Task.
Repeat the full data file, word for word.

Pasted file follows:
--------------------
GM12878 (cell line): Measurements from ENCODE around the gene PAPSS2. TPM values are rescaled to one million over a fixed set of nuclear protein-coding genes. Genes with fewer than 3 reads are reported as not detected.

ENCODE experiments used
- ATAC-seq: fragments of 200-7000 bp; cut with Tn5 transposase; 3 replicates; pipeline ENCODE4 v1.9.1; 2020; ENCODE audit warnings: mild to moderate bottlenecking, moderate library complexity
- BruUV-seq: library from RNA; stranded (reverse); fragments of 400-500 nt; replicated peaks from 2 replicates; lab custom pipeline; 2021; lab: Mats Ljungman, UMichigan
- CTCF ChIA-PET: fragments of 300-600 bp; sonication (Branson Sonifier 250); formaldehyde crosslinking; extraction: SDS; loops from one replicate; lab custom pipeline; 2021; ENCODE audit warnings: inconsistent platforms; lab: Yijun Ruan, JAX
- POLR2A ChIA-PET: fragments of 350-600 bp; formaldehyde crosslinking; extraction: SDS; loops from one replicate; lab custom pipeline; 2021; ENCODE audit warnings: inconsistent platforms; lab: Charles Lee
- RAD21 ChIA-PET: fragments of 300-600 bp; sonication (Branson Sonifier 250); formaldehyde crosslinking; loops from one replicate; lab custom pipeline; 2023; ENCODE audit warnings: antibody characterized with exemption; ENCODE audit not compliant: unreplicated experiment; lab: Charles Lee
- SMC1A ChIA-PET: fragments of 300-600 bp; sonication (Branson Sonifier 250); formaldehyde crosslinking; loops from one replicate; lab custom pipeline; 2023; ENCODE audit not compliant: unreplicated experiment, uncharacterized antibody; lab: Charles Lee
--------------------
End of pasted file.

GM12878 (cell line): Measurements from ENCODE around the gene PAPSS2. TPM values are rescaled to one million over a fixed set of nuclear protein-coding genes. Genes with fewer than 3 reads are reported as not detected.

ENCODE experiments used
- ATAC-seq: fragments of 200-7000 bp; cut with Tn5 transposase; 3 replicates; pipeline ENCODE4 v1.9.1; 2020; ENCODE audit warnings: mild to moderate bottlenecking, moderate library complexity
- BruUV-seq: library from RNA; stranded (reverse); fragments of 400-500 nt; replicated peaks from 2 replicates; lab custom pipeline; 2021; lab: Mats Ljungman, UMichigan
- CTCF ChIA-PET: fragments of 300-600 bp; sonication (Branson Sonifier 250); formaldehyde crosslinking; extraction: SDS; loops from one replicate; lab custom pipeline; 2021; ENCODE audit warnings: inconsistent platforms; lab: Yijun Ruan, JAX
- POLR2A ChIA-PET: fragments of 350-600 bp; formaldehyde crosslinking; extraction: SDS; loops from one replicate; lab custom pipeline; 2021; ENCODE audit warnings: inconsistent platforms; lab: Charles Lee
- RAD21 ChIA-PET: fragments of 300-600 bp; sonication (Branson Sonifier 250); formaldehyde crosslinking; loops from one replicate; lab custom pipeline; 2023; ENCODE audit warnings: antibody characterized with exemption; ENCODE audit not compliant: unreplicated experiment; lab: Charles Lee
- SMC1A ChIA-PET: fragments of 300-600 bp; sonication (Branson Sonifier 250); formaldehyde crosslinking; loops from one replicate; lab custom pipeline; 2023; ENCODE audit not compliant: unreplicated experiment, uncharacterized antibody; lab: Charles Lee